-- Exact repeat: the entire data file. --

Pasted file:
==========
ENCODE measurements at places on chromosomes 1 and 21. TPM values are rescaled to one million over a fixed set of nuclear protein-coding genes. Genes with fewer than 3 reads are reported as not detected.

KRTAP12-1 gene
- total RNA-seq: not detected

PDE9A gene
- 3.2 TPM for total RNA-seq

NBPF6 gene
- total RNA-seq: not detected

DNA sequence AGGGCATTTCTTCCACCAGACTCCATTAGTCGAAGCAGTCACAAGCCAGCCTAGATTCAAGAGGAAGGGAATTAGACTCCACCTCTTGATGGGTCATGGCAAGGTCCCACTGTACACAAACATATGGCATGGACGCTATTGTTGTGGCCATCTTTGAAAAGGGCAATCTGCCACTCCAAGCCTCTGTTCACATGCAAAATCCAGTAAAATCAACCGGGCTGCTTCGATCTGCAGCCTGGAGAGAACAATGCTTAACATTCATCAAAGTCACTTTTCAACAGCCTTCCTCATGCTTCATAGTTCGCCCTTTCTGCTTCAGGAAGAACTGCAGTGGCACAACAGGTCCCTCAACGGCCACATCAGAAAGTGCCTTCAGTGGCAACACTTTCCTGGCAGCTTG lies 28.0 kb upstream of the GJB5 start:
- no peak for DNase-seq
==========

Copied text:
ENCODE measurements at places on chromosomes 1 and 21. TPM values are rescaled to one million over a fixed set of nuclear protein-coding genes. Genes with fewer than 3 reads are reported as not detected.

KRTAP12-1 gene
- total RNA-seq: not detected

PDE9A gene
- 3.2 TPM for total RNA-seq

NBPF6 gene
- total RNA-seq: not detected

DNA sequence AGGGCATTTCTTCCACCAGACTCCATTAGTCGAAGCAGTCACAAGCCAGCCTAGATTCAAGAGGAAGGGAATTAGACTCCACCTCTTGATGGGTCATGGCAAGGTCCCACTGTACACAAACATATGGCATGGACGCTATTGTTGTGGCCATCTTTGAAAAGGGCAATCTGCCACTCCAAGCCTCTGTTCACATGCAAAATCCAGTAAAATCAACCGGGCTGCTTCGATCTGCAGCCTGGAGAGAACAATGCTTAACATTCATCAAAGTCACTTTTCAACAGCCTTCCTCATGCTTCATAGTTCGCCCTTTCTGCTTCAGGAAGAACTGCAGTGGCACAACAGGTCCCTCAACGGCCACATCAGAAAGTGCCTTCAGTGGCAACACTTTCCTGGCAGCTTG lies 28.0 kb upstream of the GJB5 start:
- no peak for DNase-seq